The Encyclopedia of Fantastic Victoriana

by Jess Nevins

The Hunchback, or the Small Parisian (1857)

copyright © Jess Nevins 2022

The Hunchback, or the Small Parisian (original: Le Bossu, ou le Petit Parisien) was written by Paul Féval and first appeared as a roman feuilleton in Le Siècle (May 7-Aug 15, 1857). Féval (1816-1875) was a popular French author of swashbucklers, historical novels, and crime thrillers.

The titular hunchback is Henri Lagardère, one of the King’s Guards in 1699. As a child he was orphaned and taken in by a stranger, who taught him about fencing. Lagardère joined the army as a young teenager and his exploits earned him fame and an appointment to the King’s Guards. He was already famous for his skill with the blade, but there was a particular move which he did not know. Philip of Lorraine, the Duke of Nevers, had been taught an unstoppable sword thrust by Old Master Delapalme, a move which is “quite certain of pinking a man in the middle of the forehead between the eyes.”Lagardère wanted to learn this move, so he approached Nevres. The two became friends, and Nevers taught Lagardère the stroke. But the Duke’s cousin Philip of Gonzague is jealous of Nevers and desires his sweetheart, Blanche de Caylus, as well as Nevers’ treasure. Gonzague sends assassins to kill the Duke, Lagardère, and Blanche. Lagardère helps defend the Duke, but while Lagardère is thus occupied a disguised Gonzague stabs the Duke in the back, killing him. Before the Duke dies he gives his infant daughter, Aurore, to Lagardère and asks Lagardère to avenge him. Lagardère barely escapes from Gonzague’s men and with Aurore joins a troupe of traveling Italian performers.

Sixteen years later Gonzague rules the Rue Quincampoix, an early version of the stock exchange. He is “after the regent and John Law, the richest and most important man in France.”2 Blanche has married Gonzague in order to help find and protect Aurore, but she told Gonzague that she would kill herself rather than let him touch her. Gonzague has been assisted in his rise to power by Æsop, “the Hunchback of Quincampoix,” who enriched himself through the Rue Quincampoix. Lagardère murders the hunchback and takes his place; as a child Lagardère knew a hunchbacked beadle and liked to imitate him, and Lagardère continues that imitation now. Aurore has grown into a beautiful and spunky young woman. Rumors that Lagardère and Aurore are still alive begin to circulate around Paris, and while Gonzague searches for Lagardère he kills Gonzague’s men and foils his plans. Eventually Gonzague begins to suspect Æsop of being Lagardère. Lagardère reunites Aurore with her mother before Gonzague captures him. Lagardère is tried by the French regent for the murder of Nevers, but through a clever trick Lagardère gets Gonzague to betray himself in front of the court and admit that he murdered Nevers. Gonzague flees, and Lagardère pursues, corners him, and kills him in a duel. The regent then makes Lagardère the Duke of Nevers.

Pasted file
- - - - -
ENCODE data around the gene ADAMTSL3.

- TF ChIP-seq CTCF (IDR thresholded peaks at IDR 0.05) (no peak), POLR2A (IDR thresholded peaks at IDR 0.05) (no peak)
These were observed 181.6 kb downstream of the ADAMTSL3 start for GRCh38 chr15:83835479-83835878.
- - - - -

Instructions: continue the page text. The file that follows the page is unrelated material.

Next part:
The Hunchback came from a suggestion made to Féval by Anténor Joly, editor of Le Siècle, to create a competitor to Eugene Sue’s The Mysteries of Paris.3 Féval, writing a roman feuilleton in the fashionable mode of The Three Musketeers, won a great success with The Hunchback, and Lagardère, Gonzague, and Aurora became archetypes in French popular literature, as The Hunchback became one of the archetypal French cape-and-épée novels. An 1862 dramatization of The Hunchback was similarly successful, to the point that the 1863 Spanish translation of the stage version of The Hunchback led the Spanish public to consider Féval a Spanish rather than a French writer.4 The Hunchback was eventually translated into multiple languages.

The last English translation of The Hunchback appeared in 1887, and the translator, Henry Llewellyn Williams, Jr., did a mediocre job. Names and dates are changed, catchphrases are altered, and the English prose is generally stiff and old-fashioned, especially in comparison to translations of Dumas père and Victor Hugo. But even Williams cannot obscure the good humor and high spirits of The Hunchback. It is entertaining adventure fiction, lacking in description or characterization but also in turgid melodrama. It is colorful, fast-moving, and full of brave, noble men and despicable villains, and is recommended to readers looking for something in the vein of Dumas or Weyman.

Recommended Edition

Print: Paul Féval, “I am here!” Lagardére; or, The Hunchback of Paris. New York: Pollard & Moss, 1887.



1 Paul Féval, Le Bossu, ou le Petit Parisien (Paris: H. Geffroy, 1905-1907), 54.

2 Féval, Le Bossu, 94.

3 Angels Santa, “De la novela popular al melodrama. El ejemplo del Bossu de Paul Féval,” Scriptura 15 (1999), 177.

4 Santa, “De la novela popular al melodrama,” 181.